First US nurse-midwife school founded
The teaching of Nurse-Midwifery was introduced to the US by Mary Breckinridge (1881-1965), who founded the Frontier School of Midwifery and Family Nursing in 1939 which is in operation to this day.
Mary Breckinridge was born in Memphis, Tennessee into wealth and privilege. Her father was an ambassador to Russia, and Mary grew up traveling and studying with private tutors. She became a nurse after the death of her first husband, graduating from the St. Luke's Hospital program in New York City. She married again and had two children: Polly was born prematurely in 1916 and died within hours; and "Breckie" who died in 1918 at the age of 4 from suspected appendicitis. Mrs. Breckinridge got a divorce and returned to Europe shortly thereafter to devote herself to the reconstruction of women's and children's health services in post-WWI France. She became a British-trained Nurse-Midwife with the intent of improving childbirth outcomes so that others would be spared of her own tragic losses.
Returning to the US in 1925, Mrs. Breckinridge founded the Frontier Nursing Service in Hyden, Leslie County, Kentucky. This location was chosen because it had the highest rate of infant and maternal mortality in the US at that time. Five years later, with the implementation of Mrs. Breckinridge's adaptation of the Nurse-Midwife model of care, and through the clinical work of British-educated nurse-midwives, the rate of infant and maternal mortality in Leslie County was the lowest in the United States!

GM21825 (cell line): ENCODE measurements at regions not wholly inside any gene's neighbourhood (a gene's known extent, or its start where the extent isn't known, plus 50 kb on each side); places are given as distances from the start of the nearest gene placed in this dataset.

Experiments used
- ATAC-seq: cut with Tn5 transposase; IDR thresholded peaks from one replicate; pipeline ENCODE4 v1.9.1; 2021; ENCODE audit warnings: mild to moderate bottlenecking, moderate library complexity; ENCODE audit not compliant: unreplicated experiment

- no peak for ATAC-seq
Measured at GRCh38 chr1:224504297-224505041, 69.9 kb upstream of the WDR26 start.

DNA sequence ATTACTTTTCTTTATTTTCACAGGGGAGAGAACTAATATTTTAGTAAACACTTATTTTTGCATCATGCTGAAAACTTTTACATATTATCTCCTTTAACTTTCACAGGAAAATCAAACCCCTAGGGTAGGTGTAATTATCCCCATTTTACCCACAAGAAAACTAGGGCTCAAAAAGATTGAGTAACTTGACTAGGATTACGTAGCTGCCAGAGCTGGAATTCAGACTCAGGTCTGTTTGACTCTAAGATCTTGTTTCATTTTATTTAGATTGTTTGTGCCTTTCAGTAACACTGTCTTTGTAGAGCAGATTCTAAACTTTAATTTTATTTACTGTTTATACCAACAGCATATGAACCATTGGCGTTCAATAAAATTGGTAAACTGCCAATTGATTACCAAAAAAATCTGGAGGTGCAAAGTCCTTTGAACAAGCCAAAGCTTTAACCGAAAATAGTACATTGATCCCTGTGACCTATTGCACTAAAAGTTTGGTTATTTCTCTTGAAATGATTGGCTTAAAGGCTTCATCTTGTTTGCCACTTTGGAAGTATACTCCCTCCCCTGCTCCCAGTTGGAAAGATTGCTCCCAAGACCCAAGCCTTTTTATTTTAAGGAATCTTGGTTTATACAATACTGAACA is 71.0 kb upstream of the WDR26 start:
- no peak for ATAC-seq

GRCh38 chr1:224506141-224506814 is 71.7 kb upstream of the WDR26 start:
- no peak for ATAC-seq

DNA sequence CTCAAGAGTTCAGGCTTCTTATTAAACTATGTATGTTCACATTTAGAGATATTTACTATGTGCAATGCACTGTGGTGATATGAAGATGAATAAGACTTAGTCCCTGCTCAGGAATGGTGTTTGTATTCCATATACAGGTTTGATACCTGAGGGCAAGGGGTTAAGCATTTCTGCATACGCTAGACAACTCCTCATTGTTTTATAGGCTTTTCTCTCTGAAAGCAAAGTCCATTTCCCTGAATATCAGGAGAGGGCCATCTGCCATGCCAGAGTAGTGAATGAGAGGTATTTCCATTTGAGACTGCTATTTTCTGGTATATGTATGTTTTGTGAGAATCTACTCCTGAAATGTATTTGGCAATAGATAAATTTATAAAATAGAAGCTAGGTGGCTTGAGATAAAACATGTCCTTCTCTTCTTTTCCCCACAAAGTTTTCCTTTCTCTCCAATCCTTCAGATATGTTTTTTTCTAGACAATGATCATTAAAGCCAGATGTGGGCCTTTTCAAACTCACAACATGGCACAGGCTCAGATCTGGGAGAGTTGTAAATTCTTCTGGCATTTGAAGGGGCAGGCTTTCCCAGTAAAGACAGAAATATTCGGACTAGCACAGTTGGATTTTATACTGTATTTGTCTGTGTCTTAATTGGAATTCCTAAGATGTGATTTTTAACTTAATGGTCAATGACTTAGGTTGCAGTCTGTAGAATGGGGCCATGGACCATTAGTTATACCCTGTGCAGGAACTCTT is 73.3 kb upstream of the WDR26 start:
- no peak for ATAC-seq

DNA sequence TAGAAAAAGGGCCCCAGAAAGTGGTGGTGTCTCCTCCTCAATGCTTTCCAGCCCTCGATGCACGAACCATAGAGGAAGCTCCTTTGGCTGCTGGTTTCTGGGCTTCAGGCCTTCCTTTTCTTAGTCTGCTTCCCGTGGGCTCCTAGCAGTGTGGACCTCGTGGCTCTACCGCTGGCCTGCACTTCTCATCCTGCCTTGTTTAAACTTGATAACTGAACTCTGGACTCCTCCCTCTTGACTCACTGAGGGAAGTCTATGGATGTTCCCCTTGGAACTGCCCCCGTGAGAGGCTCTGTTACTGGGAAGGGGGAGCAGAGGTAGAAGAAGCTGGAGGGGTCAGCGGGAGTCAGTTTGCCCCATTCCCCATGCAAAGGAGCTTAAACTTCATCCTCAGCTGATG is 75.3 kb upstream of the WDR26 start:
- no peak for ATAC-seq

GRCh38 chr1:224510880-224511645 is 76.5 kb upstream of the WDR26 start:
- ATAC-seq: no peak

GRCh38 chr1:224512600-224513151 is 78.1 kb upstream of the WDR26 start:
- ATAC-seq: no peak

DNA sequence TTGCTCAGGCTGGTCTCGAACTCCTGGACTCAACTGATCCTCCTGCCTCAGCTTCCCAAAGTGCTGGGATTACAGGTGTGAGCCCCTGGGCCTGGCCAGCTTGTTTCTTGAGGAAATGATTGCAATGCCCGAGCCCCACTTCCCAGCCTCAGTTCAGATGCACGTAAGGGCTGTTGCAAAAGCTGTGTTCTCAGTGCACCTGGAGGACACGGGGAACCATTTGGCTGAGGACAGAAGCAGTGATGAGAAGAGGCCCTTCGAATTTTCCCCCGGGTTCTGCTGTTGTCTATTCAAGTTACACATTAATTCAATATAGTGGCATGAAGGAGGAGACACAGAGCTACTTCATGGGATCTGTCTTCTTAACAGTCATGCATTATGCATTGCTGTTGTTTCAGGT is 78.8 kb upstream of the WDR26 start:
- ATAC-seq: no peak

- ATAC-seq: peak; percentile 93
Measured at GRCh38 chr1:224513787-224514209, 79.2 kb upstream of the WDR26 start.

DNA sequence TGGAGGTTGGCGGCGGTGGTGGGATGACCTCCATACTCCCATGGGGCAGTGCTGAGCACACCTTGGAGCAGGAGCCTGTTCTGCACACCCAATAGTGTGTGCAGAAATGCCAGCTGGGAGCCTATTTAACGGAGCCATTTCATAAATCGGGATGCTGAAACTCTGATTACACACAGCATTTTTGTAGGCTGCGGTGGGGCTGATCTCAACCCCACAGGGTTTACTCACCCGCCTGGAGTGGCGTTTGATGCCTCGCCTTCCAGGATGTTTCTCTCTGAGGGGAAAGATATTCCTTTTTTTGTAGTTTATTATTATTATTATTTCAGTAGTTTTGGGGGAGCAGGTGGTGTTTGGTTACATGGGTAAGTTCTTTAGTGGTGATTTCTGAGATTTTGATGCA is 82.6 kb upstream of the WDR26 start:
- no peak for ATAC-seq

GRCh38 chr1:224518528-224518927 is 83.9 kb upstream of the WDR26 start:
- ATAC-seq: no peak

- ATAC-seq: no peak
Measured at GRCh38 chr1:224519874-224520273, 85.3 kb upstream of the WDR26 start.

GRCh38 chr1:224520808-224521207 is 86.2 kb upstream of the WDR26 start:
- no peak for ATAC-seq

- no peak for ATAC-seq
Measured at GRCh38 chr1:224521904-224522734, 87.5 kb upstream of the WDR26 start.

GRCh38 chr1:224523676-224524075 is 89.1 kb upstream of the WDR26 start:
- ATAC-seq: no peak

Mrs. Breckinridge established clinics and a hospital to serve the small and isolated communities throughout Leslie County. The Frontier School of Midwifery and Family Nursing was started in 1939, and later achieved university accreditation, providing masters and doctoral level degrees. In 1995, Mrs. Breckinridge was inducted into the National Women's Hall of Fame, and a postage stamp in her honor was issued in 1998.
-- History courtesy of Rebeca Barroso, CNM